In April we ran the Pony Express Fun Run at Camp Floyd, and had so much fun learning about the history of the Pony Express, that we decided to experience history by retracing the steps of the Pony Express riders.
We did this adventure all in one day, without hurrying. From our home in the west part of Salt Lake City, it’s about 200 miles round-trip.
We left our Salt Lake home around 11am, and we were back home around 6pm. We stopped at every marker, and even stopped for about an hour to eat lunch. We drove a small passenger car, and had no problems maneuvering the terrain.
(See map at the bottom of this post.)
Prepare For The Adventure:
Before heading out to the West desert, you need to make sure you are well prepared with provisions and other necessary items. This is such a remote area, that just jumping in your vehicle and driving there isn’t going to cut it. Here are some tips when going on this adventure:
- Leave an itinerary outline and map with somebody at home, and tell them what time you are expected back. (See map at bottom of post.) There is no cell service in this area. Anything can happen when you get out in the West desert, and you want to make sure somebody knows where you are in case you need to be “rescued”.
- Have plenty of high-protein food and water. If something happens and you get stranded overnight, you want to be prepared. Make sure you also bring blankets, as it can get cold out there at night any time of the year.
- Bring toilet paper and garbage sacks. There are few bathrooms on this route, and you need to be prepared just in case you “have to go” in between restroom spots.
- Check the following items on your vehicle before leaving. (You can also call or stop by to see my friends at Gines Auto Service and they can help you check them before leaving):Spare tire:
– Make sure you have a spare tire, and that it’s properly inflated. It’s very frustrating when you have a flat tire, only to find that your spare is flat too.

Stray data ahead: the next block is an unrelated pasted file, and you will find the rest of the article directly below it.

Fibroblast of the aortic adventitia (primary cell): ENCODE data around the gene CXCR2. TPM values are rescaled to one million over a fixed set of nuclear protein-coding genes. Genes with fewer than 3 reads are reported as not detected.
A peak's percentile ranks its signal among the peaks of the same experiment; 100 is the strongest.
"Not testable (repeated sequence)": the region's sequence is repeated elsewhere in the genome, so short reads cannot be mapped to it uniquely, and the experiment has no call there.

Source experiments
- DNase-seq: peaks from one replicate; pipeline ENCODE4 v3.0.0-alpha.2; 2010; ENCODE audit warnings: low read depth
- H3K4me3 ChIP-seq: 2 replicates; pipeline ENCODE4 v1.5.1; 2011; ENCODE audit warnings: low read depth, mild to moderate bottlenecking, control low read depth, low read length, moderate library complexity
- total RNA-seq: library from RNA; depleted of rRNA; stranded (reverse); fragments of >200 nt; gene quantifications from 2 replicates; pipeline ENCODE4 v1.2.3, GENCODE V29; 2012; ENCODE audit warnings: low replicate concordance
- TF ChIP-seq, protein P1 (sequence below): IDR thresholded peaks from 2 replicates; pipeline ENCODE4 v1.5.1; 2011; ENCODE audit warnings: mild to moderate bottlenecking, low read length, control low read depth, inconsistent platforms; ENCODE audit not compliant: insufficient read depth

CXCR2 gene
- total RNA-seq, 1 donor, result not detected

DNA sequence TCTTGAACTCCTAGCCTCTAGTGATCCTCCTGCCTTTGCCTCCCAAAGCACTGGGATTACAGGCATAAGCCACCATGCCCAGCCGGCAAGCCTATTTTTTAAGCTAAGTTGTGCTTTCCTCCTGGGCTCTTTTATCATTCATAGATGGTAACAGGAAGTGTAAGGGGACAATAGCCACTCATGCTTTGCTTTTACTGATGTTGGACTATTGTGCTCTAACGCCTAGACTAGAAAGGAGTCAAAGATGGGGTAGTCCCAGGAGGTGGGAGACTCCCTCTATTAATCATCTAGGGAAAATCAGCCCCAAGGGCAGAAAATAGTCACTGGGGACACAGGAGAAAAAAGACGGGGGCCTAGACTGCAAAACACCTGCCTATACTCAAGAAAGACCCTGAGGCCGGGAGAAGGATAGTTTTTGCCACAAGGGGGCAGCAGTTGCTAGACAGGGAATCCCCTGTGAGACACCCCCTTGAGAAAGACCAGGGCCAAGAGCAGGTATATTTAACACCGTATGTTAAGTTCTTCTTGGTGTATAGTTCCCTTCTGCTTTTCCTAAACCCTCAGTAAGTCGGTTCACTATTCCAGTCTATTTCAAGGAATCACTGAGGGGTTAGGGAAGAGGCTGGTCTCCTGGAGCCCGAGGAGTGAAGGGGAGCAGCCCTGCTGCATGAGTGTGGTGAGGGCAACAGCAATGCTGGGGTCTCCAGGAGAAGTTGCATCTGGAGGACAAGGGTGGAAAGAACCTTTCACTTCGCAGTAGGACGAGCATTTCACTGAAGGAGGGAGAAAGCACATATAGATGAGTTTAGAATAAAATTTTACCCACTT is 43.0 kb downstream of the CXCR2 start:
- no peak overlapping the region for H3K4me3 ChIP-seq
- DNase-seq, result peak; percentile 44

– Tire jack: Make sure that you have a properly working tire jack for your specific vehicle. There are a lot of sharp rocks out there, and you need to be prepared to change a tire if you get a flat. Also, make sure you know how to change your tire and work your tire jack.
– Tire Pressure and Tread: Make sure your tires are properly inflated, and your tread isn’t worn out, to help prevent a blowout. To check your tread, you can use the “nickel trick”: Insert a nickel into the tread of the tire. If you can see the top of George Washington’s head, then your tread is too worn out and you should replace your tires.
– Check your fluids: Oil, antifreeze, windshield washer fluid, radiator fluid, etc.
What To See On This Adventure:
Head through Tooele and go South, out of Tooele, and into Stockton. You will be on Hwy 36. (Make sure to fill up on gas before leaving Tooele, because this is the last gas station you will see on this adventure.)
1. Stockton Jail
When you come into Stockton, watch on your right for a sign that says “Cemetery”. Turn right down that road, and the old Stockton Jail will be on your right hand side. You can’t miss it.
The old historical Stockton Jail doesn’t have much history written on it, so it’s hard to say what went on here, or who was imprisoned here. It was built in 1902, and is one of the only remaining structures still standing from that time period.
Get back on the main road before turning off to the Stockton Jail (Hwy 36), and turn right to continue on your adventure.
2. Steptoe’s Military Camp, Godbe’s Chicago Ore Smelter, and Overland Stage Station
After you leave Stockton heading South, watch for Steptoe’s Military camp on your right.
On September 2, 1854, a detachment of the U.S. Army, under the direction of Col. E.J. Steptoe, camped here. They erected quarters, stables and corrals. They also stored 200 tons of hay for their 450 mules and 300 horses. The detachment left for California in early April 1855.